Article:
Innovation creates jobs that require new automotive training
CSIRO’s Data61 has recently released a detailed report (the Innovation Imperative report) which identifies the technology, emerging global markets, demographics and other significant factors that will reshape the Queensland job market in the next 20 years.
This is expected to affect the Automotive Industry significantly with the motor trades predicted to face the greatest level of technological disruption seen since the inception of cars.
The MTA Institute has long been advocating the importance of evolving with technology and keeping training methods up-to-date and relevant. And, with the Minister for Innovation and Tourism Industry Development and Minister for the Commonwealth Games, the Honorable Kate Jones says up to one million new jobs are projected to be created by 2038; the automotive industry will see see many new jobs created needing new and innovative types of training.
This will likely include electric/hybrid vehicles as they become more mainstream, as well as advancements in technology including artificial intelligence, robotics and automotive vehicles.
Supported by the Innovation Imperative report, the report confirms what has been suspected for some time, Queensland’s workforce is rapidly changing.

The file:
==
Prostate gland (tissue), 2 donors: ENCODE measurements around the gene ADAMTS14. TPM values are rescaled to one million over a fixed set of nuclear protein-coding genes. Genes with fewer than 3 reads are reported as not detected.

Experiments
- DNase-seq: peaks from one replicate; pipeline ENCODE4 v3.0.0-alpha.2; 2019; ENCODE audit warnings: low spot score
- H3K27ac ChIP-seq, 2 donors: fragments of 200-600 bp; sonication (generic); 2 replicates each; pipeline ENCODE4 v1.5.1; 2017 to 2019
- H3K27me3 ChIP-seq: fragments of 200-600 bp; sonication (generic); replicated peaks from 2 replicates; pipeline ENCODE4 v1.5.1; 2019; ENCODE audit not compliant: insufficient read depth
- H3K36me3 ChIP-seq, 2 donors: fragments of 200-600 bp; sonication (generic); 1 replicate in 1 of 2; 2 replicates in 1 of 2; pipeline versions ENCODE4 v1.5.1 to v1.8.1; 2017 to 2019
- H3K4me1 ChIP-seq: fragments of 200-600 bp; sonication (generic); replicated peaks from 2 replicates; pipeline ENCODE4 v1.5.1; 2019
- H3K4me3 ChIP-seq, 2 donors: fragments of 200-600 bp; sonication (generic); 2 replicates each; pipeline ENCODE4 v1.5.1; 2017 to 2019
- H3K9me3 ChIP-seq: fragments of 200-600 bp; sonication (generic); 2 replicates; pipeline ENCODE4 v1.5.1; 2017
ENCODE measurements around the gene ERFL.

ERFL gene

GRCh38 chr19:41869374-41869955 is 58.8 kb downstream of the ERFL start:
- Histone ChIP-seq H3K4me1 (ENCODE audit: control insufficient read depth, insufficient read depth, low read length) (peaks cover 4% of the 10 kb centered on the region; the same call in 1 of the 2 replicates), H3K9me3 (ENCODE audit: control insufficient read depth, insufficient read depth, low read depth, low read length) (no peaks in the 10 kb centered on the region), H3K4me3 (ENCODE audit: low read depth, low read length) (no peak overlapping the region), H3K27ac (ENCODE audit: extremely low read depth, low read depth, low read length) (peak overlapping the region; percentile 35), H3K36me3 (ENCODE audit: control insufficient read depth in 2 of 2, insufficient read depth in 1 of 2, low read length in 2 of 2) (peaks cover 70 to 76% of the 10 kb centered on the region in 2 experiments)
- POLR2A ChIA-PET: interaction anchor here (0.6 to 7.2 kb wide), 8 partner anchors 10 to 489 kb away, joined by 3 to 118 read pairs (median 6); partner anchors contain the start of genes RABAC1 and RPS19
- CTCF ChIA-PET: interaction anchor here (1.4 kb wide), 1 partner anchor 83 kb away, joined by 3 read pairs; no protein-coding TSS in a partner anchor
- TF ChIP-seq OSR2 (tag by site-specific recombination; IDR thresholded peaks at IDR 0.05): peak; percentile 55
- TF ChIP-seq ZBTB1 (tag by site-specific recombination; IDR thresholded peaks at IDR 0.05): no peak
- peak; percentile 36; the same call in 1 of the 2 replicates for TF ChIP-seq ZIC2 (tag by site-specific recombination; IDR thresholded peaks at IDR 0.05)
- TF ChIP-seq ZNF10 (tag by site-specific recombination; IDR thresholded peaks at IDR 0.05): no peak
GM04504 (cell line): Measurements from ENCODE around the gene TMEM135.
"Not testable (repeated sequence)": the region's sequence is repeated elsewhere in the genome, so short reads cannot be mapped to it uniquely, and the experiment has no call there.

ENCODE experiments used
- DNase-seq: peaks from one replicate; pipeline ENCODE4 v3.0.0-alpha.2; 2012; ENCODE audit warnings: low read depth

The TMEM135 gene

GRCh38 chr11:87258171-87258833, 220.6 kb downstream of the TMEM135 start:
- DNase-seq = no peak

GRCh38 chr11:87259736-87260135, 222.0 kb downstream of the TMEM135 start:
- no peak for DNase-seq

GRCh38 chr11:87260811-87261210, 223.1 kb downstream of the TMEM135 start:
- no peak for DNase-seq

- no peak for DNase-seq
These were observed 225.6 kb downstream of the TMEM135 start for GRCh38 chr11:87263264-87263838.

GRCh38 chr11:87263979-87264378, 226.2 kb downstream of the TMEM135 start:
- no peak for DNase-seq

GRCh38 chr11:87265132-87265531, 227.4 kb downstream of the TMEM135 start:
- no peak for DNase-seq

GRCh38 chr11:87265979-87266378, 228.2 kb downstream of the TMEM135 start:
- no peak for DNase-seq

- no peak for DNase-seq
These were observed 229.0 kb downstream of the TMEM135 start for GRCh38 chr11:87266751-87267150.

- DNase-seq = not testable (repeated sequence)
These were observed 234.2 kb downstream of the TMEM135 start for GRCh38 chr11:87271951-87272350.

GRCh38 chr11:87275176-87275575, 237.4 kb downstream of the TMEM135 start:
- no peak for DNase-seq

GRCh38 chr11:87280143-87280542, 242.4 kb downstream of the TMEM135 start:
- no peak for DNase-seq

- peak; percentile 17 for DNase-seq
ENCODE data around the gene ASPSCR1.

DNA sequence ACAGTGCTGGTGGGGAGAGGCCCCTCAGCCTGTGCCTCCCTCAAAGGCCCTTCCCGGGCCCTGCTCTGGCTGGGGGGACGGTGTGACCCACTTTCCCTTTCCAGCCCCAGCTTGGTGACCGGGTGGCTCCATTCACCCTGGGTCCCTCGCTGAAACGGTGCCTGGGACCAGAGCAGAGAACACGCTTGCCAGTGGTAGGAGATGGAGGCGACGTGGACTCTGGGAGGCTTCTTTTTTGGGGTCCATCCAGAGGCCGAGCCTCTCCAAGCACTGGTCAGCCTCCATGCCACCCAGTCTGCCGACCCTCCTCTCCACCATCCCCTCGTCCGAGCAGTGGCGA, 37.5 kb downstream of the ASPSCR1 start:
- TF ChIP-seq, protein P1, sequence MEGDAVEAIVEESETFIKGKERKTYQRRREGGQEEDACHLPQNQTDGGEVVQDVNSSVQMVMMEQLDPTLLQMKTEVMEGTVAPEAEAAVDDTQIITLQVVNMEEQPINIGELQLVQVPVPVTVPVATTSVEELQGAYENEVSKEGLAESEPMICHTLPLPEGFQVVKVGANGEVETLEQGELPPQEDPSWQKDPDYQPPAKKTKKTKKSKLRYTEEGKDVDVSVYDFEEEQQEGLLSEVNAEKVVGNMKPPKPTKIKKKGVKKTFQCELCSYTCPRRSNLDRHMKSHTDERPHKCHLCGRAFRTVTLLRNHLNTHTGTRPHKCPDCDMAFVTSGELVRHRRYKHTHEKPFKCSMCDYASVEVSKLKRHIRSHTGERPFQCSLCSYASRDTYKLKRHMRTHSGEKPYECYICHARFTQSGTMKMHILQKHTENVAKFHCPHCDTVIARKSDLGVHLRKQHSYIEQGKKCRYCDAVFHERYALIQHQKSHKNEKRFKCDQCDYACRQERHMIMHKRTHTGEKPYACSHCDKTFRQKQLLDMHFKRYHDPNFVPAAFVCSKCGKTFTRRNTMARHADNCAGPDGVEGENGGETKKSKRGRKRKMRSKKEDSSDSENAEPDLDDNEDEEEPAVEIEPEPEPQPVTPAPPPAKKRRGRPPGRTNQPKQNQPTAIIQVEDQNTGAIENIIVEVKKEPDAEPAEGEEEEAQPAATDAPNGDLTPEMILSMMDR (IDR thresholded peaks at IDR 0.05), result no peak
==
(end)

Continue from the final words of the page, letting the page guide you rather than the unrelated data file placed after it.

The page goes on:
Ms Jones went on to say, the government’s commitment to innovation was putting Queensland on track to become a world leader in emerging tech industries.
“We’re investing more than half-a-billion dollars to create the jobs of the future in our state,” she said.
“Thanks to our investment in innovation, we are in the perfect position to capitalise on the emergence of new technologies like robotics. The fact that up to a million jobs will be created in Queensland by 2038 is proof of the great opportunities we’re helping to support.”
The Innovation Imperative report, also however, details the need for innovation by businesses, research and government with approximately 860,000 jobs at risk of being impacted in some way.
“Innovation isn’t just about creating new jobs. We’re working hard to provide funding and support to upskill workers in jobs that are likely to be impacted,” Ms Jones said.
“It’s research like this that is crucial to our decision-making for the next 20 years. That’s why we’re incorporating discussions about automation and destabilising technologies into our review of Queensland’s innovation agenda.”
30 Aug 2018